During the late19th century nativism was a significant issue. Quite a bit of “Americans” were foreign-born including Irish, German, English, and Chinese immigrants, all of whom faced prejudice and discrimination. The Chinese population was located primarily on the west coast. It was a tiny population, but racial prejudice and economic competition stirred up intense and sometimes bloody outcomes against them. In 1882, Congress passed the Chinese Exclusion Act, which banned all Chinese immigration to the United States for ten years and prohibited Chinese residents from being American citizens.
The public debate over tariffs reached a peak in the late 19th, early 20th century. During this time the United States was becoming increasingly industrial, urban, and connected to world markets. It was argued that high tariff rates discouraged importing foreign goods. This allowed the American industry to expand, the economy to strengthen, and for jobs to be created. It was also argued that high tariff rates inflated consumer prices and increased international tension.
Depending on recent history within society and with the economy political issues vary from election to election. Civil Right has been an issue for a long time and still is today. In recent, and current, elections the topic has turned to gays and lesbians. The big controversy is whether or not to allow or ban gay marriages. This is an equally split issue because of the fact that voters can only go one-way or the other. Along with this is the issue of hate-crimes and whether or not individuals should be more harshly punished for committing a crime on a person who is gay.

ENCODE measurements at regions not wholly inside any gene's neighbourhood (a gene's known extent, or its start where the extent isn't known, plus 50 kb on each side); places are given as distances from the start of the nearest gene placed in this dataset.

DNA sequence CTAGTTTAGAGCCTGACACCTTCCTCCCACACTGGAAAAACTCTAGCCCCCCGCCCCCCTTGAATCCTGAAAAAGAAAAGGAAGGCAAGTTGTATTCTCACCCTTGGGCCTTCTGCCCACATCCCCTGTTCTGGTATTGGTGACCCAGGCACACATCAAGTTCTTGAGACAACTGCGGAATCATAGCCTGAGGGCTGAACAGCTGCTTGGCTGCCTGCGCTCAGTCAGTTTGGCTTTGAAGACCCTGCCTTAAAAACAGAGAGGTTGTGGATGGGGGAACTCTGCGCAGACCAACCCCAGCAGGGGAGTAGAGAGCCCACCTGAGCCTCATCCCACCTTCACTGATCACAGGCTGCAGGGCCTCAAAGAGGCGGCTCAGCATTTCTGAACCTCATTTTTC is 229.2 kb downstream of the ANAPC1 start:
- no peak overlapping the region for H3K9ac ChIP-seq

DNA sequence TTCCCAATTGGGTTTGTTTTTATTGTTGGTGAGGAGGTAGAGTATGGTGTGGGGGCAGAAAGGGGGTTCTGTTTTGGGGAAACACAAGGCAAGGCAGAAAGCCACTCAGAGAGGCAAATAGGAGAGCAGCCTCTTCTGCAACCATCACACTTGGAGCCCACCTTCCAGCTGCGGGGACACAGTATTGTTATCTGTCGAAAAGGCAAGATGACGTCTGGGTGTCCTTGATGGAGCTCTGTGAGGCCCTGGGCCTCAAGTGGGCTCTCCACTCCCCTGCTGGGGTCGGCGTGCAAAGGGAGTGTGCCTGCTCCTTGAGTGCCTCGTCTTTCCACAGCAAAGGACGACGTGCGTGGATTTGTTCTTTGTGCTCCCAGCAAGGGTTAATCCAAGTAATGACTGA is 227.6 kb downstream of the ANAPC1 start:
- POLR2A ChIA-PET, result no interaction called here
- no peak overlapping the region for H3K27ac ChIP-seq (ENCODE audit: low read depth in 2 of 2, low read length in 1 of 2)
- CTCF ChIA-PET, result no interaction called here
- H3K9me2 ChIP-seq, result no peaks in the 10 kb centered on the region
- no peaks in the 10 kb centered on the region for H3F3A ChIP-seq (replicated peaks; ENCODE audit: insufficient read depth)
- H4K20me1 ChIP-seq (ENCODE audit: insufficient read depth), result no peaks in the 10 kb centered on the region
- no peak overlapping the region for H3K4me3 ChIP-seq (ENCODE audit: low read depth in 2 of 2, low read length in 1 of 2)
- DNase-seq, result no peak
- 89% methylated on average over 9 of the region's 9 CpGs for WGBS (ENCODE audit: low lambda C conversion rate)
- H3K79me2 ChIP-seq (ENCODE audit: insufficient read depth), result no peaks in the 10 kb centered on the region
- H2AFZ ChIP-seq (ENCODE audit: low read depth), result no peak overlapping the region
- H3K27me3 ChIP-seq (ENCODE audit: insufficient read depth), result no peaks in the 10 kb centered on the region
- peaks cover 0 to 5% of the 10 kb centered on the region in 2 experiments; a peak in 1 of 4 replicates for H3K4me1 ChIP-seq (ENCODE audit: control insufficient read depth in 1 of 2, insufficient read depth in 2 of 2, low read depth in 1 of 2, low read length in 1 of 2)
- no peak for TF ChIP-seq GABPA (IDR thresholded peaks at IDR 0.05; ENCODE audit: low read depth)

Because of the recent terrorist attacks and war with Iraq; the issue of defense, international policy, and homeland security have become major issues in the upcoming presidential election. The focus is on army size, national missile defense, and immigration. People want to see tighter security within the realms of immigration, since some of the terrorists were considered citizens of the United States. There is also a lot of commotion about the reconstruction of Iraq. People want to know how this is going to benefit them, and where all the money is going in the process, considering our own country is in extreme debt.